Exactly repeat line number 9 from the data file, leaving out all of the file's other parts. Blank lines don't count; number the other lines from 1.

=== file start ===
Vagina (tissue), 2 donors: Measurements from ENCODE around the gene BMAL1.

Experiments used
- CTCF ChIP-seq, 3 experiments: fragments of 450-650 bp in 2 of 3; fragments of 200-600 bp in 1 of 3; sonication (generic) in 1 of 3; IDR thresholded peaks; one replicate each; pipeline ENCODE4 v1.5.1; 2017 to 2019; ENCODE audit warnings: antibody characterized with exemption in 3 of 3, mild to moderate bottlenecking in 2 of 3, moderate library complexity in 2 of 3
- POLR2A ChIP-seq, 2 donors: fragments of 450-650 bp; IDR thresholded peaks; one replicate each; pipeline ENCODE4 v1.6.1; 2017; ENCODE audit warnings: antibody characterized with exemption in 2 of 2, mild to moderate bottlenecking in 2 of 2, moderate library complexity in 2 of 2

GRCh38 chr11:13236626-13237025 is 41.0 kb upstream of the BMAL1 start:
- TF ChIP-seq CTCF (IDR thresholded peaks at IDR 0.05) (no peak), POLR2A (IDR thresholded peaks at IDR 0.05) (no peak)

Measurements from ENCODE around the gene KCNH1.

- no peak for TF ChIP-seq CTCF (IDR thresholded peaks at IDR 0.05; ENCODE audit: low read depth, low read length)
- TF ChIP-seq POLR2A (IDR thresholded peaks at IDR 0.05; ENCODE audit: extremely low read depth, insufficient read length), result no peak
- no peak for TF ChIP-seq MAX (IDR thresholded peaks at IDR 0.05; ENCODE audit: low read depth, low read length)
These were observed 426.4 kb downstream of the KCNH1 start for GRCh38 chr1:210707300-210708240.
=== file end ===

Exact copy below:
- TF ChIP-seq POLR2A (IDR thresholded peaks at IDR 0.05; ENCODE audit: extremely low read depth, insufficient read length), result no peak